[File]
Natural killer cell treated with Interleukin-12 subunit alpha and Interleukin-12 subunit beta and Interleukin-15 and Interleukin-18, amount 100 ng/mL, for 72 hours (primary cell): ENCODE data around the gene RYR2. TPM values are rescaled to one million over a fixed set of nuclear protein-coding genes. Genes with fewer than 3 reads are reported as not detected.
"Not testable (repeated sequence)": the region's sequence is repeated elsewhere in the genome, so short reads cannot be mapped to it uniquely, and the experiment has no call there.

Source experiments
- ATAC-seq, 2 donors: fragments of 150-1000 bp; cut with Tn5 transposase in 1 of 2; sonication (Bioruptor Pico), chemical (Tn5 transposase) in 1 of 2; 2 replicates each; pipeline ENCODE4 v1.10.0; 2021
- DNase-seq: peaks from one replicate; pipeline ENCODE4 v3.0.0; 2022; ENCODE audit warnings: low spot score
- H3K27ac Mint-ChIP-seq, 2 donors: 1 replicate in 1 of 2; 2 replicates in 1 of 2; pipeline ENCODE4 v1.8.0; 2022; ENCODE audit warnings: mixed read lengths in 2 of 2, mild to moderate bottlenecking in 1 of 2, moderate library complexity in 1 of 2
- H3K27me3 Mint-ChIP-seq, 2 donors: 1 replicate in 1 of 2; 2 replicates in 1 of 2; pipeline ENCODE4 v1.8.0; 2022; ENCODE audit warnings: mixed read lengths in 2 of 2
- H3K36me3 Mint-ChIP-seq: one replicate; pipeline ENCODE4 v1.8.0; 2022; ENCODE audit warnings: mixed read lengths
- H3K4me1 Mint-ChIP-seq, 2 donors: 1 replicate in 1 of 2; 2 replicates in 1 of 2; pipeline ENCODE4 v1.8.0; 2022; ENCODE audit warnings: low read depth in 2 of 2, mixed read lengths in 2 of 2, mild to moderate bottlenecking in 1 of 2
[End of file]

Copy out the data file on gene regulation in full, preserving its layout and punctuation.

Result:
Natural killer cell treated with Interleukin-12 subunit alpha and Interleukin-12 subunit beta and Interleukin-15 and Interleukin-18, amount 100 ng/mL, for 72 hours (primary cell): ENCODE data around the gene RYR2. TPM values are rescaled to one million over a fixed set of nuclear protein-coding genes. Genes with fewer than 3 reads are reported as not detected.
"Not testable (repeated sequence)": the region's sequence is repeated elsewhere in the genome, so short reads cannot be mapped to it uniquely, and the experiment has no call there.

Source experiments
- ATAC-seq, 2 donors: fragments of 150-1000 bp; cut with Tn5 transposase in 1 of 2; sonication (Bioruptor Pico), chemical (Tn5 transposase) in 1 of 2; 2 replicates each; pipeline ENCODE4 v1.10.0; 2021
- DNase-seq: peaks from one replicate; pipeline ENCODE4 v3.0.0; 2022; ENCODE audit warnings: low spot score
- H3K27ac Mint-ChIP-seq, 2 donors: 1 replicate in 1 of 2; 2 replicates in 1 of 2; pipeline ENCODE4 v1.8.0; 2022; ENCODE audit warnings: mixed read lengths in 2 of 2, mild to moderate bottlenecking in 1 of 2, moderate library complexity in 1 of 2
- H3K27me3 Mint-ChIP-seq, 2 donors: 1 replicate in 1 of 2; 2 replicates in 1 of 2; pipeline ENCODE4 v1.8.0; 2022; ENCODE audit warnings: mixed read lengths in 2 of 2
- H3K36me3 Mint-ChIP-seq: one replicate; pipeline ENCODE4 v1.8.0; 2022; ENCODE audit warnings: mixed read lengths
- H3K4me1 Mint-ChIP-seq, 2 donors: 1 replicate in 1 of 2; 2 replicates in 1 of 2; pipeline ENCODE4 v1.8.0; 2022; ENCODE audit warnings: low read depth in 2 of 2, mixed read lengths in 2 of 2, mild to moderate bottlenecking in 1 of 2